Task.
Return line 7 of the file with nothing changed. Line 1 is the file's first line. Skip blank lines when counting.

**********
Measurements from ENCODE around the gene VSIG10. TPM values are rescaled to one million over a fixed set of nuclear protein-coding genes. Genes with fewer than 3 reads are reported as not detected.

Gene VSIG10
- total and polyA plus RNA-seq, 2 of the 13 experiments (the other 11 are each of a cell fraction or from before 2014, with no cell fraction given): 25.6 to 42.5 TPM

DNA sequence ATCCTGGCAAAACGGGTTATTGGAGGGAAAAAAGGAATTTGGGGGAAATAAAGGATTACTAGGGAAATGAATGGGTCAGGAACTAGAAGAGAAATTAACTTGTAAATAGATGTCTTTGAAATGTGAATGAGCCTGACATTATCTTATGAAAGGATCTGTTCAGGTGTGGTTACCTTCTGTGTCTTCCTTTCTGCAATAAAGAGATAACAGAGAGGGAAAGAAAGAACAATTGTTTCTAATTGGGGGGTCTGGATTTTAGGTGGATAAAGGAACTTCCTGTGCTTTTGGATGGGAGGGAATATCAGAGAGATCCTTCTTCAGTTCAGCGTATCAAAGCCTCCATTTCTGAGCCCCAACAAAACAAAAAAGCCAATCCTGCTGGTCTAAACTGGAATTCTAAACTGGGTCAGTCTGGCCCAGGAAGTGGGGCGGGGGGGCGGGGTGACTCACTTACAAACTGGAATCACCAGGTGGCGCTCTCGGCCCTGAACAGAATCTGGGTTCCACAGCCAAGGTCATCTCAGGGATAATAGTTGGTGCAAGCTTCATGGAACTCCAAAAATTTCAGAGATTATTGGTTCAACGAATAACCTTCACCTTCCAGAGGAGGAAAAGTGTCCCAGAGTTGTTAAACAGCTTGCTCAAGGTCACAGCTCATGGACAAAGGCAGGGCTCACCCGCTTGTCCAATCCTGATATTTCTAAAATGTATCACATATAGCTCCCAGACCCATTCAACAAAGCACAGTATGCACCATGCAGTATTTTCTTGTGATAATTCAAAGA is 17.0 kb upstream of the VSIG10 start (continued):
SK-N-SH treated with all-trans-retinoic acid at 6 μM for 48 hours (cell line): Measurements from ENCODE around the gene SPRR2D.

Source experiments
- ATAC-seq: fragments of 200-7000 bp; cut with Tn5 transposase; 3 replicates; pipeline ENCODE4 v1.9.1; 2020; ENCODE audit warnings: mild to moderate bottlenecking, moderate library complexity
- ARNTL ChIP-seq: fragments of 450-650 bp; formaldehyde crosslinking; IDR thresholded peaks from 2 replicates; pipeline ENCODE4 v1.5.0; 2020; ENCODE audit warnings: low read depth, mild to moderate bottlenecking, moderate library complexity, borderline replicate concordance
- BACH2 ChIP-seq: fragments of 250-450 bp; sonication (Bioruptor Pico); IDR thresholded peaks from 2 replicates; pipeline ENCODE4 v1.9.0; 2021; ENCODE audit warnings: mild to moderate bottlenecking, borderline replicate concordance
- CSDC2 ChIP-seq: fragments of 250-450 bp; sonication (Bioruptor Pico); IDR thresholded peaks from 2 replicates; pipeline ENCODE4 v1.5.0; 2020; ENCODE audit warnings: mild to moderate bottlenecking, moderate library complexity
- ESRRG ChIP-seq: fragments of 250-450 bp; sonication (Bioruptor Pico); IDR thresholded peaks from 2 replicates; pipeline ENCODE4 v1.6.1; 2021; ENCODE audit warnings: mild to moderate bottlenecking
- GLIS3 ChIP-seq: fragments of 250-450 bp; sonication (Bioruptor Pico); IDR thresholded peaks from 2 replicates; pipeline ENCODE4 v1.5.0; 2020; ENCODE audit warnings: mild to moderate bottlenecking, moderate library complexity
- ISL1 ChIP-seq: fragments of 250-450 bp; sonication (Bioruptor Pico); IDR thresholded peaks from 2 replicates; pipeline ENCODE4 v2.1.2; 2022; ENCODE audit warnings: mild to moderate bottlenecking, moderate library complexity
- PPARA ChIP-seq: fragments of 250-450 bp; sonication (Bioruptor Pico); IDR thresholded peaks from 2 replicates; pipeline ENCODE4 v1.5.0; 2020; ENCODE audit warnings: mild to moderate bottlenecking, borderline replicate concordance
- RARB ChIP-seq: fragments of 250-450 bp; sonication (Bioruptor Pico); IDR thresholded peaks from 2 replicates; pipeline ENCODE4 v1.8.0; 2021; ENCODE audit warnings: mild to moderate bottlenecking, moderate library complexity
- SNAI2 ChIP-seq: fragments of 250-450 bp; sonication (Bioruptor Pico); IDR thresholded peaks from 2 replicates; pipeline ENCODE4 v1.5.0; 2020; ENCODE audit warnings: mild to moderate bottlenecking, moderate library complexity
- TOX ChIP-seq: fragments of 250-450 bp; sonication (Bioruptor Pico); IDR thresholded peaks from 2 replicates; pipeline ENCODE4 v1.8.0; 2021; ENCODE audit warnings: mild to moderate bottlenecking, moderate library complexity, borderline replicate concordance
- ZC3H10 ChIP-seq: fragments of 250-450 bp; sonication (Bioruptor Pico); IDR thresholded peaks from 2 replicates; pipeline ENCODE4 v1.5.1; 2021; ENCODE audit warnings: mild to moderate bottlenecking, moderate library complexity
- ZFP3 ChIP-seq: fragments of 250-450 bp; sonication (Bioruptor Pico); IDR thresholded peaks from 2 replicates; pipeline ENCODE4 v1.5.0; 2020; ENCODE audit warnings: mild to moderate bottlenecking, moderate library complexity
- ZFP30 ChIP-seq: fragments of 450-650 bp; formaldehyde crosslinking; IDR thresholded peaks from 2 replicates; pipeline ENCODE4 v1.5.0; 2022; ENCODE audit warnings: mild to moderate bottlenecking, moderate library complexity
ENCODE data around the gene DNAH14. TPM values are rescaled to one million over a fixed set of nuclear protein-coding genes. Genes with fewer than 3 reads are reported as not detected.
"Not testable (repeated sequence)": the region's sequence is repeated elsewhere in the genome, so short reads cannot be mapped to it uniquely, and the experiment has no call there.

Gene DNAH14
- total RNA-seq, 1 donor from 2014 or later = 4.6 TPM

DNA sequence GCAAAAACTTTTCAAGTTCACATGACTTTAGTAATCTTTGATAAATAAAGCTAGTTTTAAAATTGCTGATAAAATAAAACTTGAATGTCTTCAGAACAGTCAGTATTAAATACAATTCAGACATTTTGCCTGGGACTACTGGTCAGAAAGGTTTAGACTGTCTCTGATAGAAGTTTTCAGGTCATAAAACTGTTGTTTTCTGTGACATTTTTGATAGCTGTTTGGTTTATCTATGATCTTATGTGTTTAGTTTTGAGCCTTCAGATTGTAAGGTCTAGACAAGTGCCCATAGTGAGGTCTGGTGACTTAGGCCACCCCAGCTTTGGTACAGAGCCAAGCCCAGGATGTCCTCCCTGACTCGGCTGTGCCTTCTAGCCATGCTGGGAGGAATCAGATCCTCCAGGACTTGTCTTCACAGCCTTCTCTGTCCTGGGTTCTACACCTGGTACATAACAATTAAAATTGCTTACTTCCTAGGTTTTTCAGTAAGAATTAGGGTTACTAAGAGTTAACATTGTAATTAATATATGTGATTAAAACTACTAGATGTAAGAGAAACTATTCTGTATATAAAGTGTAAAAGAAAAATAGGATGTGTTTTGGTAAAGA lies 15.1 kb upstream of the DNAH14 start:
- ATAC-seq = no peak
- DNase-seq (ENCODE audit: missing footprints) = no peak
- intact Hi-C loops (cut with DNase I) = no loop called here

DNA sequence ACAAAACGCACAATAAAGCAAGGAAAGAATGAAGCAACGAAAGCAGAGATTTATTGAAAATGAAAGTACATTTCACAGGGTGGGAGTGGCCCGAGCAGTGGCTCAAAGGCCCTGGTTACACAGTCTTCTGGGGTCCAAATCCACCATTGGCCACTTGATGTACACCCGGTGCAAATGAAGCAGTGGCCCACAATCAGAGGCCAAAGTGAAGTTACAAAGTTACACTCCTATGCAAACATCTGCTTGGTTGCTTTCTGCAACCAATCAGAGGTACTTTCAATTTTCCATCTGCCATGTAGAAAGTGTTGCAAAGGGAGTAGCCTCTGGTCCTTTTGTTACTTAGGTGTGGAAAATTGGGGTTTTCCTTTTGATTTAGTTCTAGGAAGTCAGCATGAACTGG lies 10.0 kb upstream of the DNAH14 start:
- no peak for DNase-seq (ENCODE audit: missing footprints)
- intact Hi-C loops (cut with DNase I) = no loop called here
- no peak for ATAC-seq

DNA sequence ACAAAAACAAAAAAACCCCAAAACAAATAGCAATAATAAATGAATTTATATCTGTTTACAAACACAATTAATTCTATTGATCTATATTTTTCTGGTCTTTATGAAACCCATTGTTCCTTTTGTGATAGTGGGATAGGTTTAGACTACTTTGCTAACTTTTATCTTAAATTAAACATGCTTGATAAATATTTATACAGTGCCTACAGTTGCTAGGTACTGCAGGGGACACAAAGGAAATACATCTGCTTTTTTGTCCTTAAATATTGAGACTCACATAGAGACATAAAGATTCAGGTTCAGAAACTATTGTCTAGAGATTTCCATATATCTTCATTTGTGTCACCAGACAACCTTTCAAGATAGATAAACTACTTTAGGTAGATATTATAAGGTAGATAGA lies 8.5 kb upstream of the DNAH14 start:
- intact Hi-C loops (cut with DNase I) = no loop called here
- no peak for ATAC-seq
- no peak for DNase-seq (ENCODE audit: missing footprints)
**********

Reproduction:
- ATAC-seq: fragments of 200-7000 bp; cut with Tn5 transposase; 3 replicates; pipeline ENCODE4 v1.9.1; 2020; ENCODE audit warnings: mild to moderate bottlenecking, moderate library complexity